Home > My Oxford Year(6)

My Oxford Year(6)
Author: Julia Whelan

We glance at each other with mirrored looks of chagrin. He has a really nice face: chiseled jaw, sloped nose, bright brown eyes, and Stephanopoulos hair. This is what I used to imagine a Rhodes scholar looked like. The prep school quarterback from a J. D. Salinger novel.

“Well, Ella, I won’t take up any more of your time. I just wanted to say welcome aboard.”

“Thank you. I won’t let you down.”

“Never crossed my mind. Wait, Gavin wants to say something. I’ll hand you over.”

Do I tell him I’m missing orientation? Do I tell him I’ll call him back? Do I have a choice? Gavin’s voice comes on the line. “You have a minute? I can get Priya Banergee right now for a conference call. You in?”

Priya Banergee is a pollster. I should hear what she has to say. I look wistfully at the Rhodes House door even as I say, “Of course.” They patch Priya in as I plop down on the top step. My partner in cell-phone purgatory takes up residence on the other side of the stair. We give each other a resigned grin. As he speaks into his phone, I find myself assessing him.

Jesus. That is one attractive Rhodie.

TWENTY-FIVE MINUTES LATER, after listening to an endless stream of data and contributing almost nothing to the conversation, we wrap up. I disconnect and take a breath, then glance over at the guy, who’s also just hanging up.

Smiling, he says, “Can we just agree that anything either of us might have overheard doesn’t leave this stoop?”

I snort. “Deal. But can I ask who you work for? Lobbyist?”

He nods. “Health care.”

“Which group?”

“PMR?” Public Medical Relations. The biggest healthcare lobbying group in D.C., and he says it as if questioning whether I’ve heard of it. Like when you ask someone where they went to college and they say, “Harvard?”

“You’re inside the Beltway as well?” he asks. I nod. He leans over, bracing a palm on the cool marble step and extending his other hand to me. “Connor Harrison-Smith.”

“Ella Durran.”

God, he has a killer smile. Wouldn’t that be just my luck; I come all the way to England and fall for a guy who probably lives a block from me in D.C. He gestures toward the door. “You wanna?” I nod and we both stand, collecting our things. “So, not that I overheard anything, obviously, but this is a new job for you?”

“Yeah. You?”

“No. I quit. I’m just helping out until the new guy’s up to speed.”

I make a show of contemplating this. “Interesting. So you’re just gonna, like, study for the year?”

“I’m just gonna, like, drink a lot of really good beer, is what I’m gonna do.” We both chuckle. “I’m doing a master’s in global health. You?”

“Literature.”

“Really?”

Everyone always sounds surprised when I say this. “Yup; 1830 to 1914.”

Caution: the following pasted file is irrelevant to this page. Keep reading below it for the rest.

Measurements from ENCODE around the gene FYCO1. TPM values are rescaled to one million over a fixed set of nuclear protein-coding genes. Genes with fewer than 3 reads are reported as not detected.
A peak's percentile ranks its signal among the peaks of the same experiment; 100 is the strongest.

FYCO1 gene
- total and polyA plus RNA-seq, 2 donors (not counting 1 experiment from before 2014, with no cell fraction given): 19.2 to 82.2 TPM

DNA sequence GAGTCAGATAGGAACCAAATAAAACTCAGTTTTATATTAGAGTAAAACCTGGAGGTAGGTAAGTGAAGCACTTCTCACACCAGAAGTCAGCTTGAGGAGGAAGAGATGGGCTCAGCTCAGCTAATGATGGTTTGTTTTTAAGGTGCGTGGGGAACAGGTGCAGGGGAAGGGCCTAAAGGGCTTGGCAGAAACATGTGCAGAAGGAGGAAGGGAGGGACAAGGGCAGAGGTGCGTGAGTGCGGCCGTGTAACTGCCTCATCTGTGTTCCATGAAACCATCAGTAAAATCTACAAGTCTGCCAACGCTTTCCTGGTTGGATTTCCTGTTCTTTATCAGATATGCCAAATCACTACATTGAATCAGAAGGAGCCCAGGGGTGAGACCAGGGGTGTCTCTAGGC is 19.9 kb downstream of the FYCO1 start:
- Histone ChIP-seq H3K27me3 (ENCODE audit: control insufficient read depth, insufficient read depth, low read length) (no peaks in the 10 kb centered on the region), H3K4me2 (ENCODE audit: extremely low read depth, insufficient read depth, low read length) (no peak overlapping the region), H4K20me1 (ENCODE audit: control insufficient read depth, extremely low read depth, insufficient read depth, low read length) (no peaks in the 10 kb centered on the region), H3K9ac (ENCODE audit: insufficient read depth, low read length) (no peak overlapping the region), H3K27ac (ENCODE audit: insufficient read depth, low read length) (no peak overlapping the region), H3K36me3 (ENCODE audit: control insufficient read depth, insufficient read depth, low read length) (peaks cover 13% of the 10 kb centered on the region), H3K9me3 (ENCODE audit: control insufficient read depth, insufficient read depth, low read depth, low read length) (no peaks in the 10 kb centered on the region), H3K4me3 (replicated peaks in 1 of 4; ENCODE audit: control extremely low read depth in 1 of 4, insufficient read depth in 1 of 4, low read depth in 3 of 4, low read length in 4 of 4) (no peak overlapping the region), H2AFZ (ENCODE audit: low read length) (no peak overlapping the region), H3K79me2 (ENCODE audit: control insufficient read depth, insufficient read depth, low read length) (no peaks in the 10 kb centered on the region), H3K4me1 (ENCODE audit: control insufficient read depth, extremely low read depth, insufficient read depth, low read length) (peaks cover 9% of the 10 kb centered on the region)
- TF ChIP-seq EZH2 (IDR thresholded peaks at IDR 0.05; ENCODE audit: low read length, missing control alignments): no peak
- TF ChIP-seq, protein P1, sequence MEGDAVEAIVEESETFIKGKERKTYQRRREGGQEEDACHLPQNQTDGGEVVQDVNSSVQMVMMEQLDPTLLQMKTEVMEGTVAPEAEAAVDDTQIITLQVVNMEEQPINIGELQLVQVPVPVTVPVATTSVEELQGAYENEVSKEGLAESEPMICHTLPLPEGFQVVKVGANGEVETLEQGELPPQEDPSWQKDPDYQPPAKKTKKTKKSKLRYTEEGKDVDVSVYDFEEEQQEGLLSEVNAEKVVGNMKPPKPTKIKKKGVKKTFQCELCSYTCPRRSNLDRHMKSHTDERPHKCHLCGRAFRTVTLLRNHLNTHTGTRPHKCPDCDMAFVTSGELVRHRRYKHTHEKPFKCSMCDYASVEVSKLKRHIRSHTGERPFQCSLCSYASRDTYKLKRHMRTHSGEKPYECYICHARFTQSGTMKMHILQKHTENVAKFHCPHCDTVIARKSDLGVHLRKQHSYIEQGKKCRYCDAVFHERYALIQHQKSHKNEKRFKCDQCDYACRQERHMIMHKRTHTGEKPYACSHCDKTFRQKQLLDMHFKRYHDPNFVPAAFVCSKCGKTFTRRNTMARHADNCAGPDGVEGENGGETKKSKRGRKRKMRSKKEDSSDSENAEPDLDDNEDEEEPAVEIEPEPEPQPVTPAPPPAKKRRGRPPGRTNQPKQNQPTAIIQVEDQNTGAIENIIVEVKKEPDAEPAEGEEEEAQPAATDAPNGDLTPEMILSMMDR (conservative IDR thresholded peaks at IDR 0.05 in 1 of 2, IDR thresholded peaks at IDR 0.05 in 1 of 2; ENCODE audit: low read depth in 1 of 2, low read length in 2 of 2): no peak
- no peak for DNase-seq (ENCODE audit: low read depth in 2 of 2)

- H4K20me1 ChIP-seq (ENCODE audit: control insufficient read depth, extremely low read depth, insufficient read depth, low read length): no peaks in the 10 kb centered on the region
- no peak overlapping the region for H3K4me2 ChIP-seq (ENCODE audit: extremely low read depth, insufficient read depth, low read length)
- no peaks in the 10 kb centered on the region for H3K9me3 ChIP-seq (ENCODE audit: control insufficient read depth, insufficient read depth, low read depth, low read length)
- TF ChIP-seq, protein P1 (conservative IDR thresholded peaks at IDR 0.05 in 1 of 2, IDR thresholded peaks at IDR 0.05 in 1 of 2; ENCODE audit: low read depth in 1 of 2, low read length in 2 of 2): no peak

We move toward the door. “Huh.” A wrinkle appears on his brow as he puzzles this out. He’s adorable. “Where’d you do your undergrad?”

“Georgetown. You?”

“Harvard?”

I smile.

He opens the door and holds it for me. A gentleman.

After getting an abbreviated orientation from a harried administrator (go here, do this, see this person for this thing, don’t do this, sign this), I glance at my watch, and I only have ten minutes to get to my first class at the English faculty building. I seem to be the only person rushing out. I think I’m definitely the only one doing a master’s in English. Whenever I say what I’m studying, people tilt their heads at me. What is this literature of which you speak?

I head outside only to be slowed by Connor’s voice calling, “Ella, wait.” I turn back, see him standing on our stairs. “Why don’t I give you my number? In case you wanna drink some beer.”

I smile at him and take out my phone. “It’s a plan.”

THE ENGLISH FACULTY building is a blocky, midcentury cement blight. Not exactly what I had expected. One of the linear, unimaginative departments should have this building. Something like chemistry or mathematics or, well, global health.

I arrive at the designated lecture room ten minutes after the class’s start time, once again a day late and a pound short in this city. Collecting myself, I softly open the door, fully expecting to interrupt the class.

I don’t.

A group of about ten people is scattered around a horseshoe table, some murmuring to each other, others reading, others looking at their phones. No one is at the lectern.

I cross to a cluster of empty seats. As I pass behind one of them, a girl mutters, “Sorry! This doesn’t need to be here,” and quickly lifts her bag off the seat directly in front of me. I keep moving toward another empty chair, opening my mouth to tell her it’s okay, but she keeps talking. “So sorry. My apologies, really. Selfish.”